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Jan Švankmajer (born 4 September 1934, Praguemarker) is a Czechmarker surrealist artist. His work spans several media. He is known for his surreal animations and features, which have greatly influenced other artists such as Tim Burton, Terry Gilliam, The Brothers Quay, Shane Acker, and many others.

Biography

An early influence on his later artistic development was the puppet theatre Švankmajer was given for Christmas as a child. He studied at the College of Applied Arts in Prague and later in the Department of Puppetry at the Prague Academy of Performing Arts. In 1958 he contributed to Emil Radok's film Doktor Faust and then began working for Prague's Semafor Theatre where he founded the Theatre of Masks. He then moved on to the Laterna Magika multimedia theatre where he renewed his association with Radok. This theatrical experience is reflected in Švankmajer's first film The Last Trick which was released in 1964. Under the influence of theoretician Vratislav Effenberger Švankmajer moved from the mannerism of his early work to classic surrealism, first manifested in his film The Garden (1968), and joined the Czechoslovak Surrealist Group.

He was married to Eva Švankmajerová, an internationally known surrealist painter, ceramicist and writer until her death in October 2005. She collaborated on several of his movies including Faust, Otesánek and Alice. They had two children, Veronika (b. 1963) and Václav (b. 1975, an animator).

Švankmajer has gained a reputation over several decades for his distinctive use of stop-motion technique, and his ability to make surreal, nightmarish and yet somehow funny pictures. He continues to make films in Prague at the time of writing.

Švankmajer's trademarks include very exaggerated sounds, often creating a very strange effect in all eating scenes. He often uses fast-motion sequences when people walk or interact. His movies often involve inanimate objects coming alive and being brought to life through stop-motion. Many of his films also include clay objects in stop-motion, otherwise known as claymation. Food is a favourite subject and medium.Stop-motion features in most of his work, though recently his feature films have been including much more live action sequences rather than animation.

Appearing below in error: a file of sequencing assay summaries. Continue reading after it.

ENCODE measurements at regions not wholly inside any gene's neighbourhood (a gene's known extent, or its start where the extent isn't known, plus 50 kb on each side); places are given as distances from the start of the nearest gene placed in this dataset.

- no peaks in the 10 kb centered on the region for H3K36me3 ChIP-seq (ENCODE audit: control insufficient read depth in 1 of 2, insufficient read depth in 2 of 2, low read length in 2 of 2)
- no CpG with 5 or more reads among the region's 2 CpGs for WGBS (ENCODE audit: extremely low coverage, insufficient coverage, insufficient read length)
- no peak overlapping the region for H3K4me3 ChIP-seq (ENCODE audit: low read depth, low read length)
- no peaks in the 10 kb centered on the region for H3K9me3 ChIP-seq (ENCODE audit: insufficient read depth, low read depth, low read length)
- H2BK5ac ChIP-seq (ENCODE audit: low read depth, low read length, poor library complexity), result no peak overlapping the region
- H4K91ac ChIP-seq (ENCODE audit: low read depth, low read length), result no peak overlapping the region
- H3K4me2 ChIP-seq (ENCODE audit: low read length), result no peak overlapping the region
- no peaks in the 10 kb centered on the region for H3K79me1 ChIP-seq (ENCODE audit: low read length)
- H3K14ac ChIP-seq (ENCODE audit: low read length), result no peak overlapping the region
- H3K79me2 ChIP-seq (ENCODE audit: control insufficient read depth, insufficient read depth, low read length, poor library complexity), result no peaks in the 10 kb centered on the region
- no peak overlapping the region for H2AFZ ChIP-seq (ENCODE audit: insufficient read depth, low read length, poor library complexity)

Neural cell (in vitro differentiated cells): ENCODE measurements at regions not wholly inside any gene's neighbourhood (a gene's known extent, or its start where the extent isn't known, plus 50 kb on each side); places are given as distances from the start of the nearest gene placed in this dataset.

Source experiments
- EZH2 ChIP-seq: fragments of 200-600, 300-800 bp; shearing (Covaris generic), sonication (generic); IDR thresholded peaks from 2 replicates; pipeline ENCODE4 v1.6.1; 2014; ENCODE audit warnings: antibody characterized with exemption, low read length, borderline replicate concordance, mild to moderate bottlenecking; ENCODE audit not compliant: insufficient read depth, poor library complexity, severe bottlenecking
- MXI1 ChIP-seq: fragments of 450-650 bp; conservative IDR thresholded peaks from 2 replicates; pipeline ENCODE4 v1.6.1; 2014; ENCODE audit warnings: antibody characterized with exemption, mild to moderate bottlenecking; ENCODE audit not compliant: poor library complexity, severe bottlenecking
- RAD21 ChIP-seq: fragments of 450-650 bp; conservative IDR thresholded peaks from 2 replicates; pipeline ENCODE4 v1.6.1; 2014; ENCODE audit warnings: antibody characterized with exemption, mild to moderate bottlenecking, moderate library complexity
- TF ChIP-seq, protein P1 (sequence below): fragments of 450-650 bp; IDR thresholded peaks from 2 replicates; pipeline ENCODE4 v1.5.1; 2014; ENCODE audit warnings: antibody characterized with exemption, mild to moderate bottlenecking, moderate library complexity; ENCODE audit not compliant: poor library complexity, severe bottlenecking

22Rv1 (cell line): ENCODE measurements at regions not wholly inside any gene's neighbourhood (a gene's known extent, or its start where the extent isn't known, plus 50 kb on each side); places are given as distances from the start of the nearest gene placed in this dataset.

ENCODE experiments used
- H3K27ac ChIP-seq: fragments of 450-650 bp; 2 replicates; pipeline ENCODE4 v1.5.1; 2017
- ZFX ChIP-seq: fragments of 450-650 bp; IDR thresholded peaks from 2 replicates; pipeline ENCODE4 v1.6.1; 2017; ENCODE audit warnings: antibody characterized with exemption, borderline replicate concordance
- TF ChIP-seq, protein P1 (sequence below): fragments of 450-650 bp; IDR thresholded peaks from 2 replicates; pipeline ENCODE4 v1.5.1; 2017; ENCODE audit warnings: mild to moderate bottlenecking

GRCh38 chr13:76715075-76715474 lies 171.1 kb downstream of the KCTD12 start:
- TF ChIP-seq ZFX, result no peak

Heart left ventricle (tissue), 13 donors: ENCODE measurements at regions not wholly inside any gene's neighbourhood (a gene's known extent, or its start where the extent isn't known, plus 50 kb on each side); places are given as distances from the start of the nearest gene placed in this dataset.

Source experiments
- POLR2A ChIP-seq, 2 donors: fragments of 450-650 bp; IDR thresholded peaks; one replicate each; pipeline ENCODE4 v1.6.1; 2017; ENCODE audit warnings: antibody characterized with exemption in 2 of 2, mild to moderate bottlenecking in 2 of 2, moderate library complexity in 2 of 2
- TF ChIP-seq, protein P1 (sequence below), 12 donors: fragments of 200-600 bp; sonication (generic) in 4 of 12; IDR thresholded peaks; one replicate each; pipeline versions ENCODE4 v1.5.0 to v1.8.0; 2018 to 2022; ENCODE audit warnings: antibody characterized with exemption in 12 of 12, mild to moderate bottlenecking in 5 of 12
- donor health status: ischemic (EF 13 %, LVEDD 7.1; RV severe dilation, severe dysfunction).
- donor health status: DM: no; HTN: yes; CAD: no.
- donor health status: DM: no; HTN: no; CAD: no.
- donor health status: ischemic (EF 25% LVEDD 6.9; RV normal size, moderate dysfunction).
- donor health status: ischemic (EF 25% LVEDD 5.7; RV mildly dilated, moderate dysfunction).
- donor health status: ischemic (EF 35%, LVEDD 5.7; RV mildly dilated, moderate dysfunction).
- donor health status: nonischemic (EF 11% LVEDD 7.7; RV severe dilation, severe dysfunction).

Many of his movies, like the short film Down to the Cellar, are made from a child's perspective, while at the same time often having a truly disturbing and even aggressive nature. In 1972 the communist authorities banned him from making films, and many of his later films were suppressed. He was almost unknown in the West until the early 1980s.

Today he is one of the most celebrated animators in the world. His best known works are probably the feature films Alice (1988), Faust (1994), Conspirators of Pleasure (1996), Little Otik (2000) and Lunacy (2005), a surreal comic horror based on two works of Edgar Allan Poe and the life of Marquis de Sade. The two stories by Poe, "The System of Doctor Tarr and Professor Fether" and "The Premature Burial", provide Lunacy its thematic focus, whereas the life of Marquis de Sade provides the film's blasphemy. Also famous (and much imitated) is the short Dimensions of Dialogue (1982), selected by Terry Gilliam as one of the ten best animated films of all time. His films have been called "as emotionally haunting as Kafka's stories.

Filmography

Feature-length films



Short films



Animation and gadgets in film



See also



References

  1. Jan Švankmajer: The Complete Short Films. BFI Booklet.
  2. Nytimes


Further reading

  • Peter Hames: Dark Alchemy: The Films of Jan Svankmajer, Praeger Paperback, 1995, ISBN 0275952991. Second updated edition published in 2007, ISBN 1905674457. Peter Hames is an expert on history of Central European cinema.


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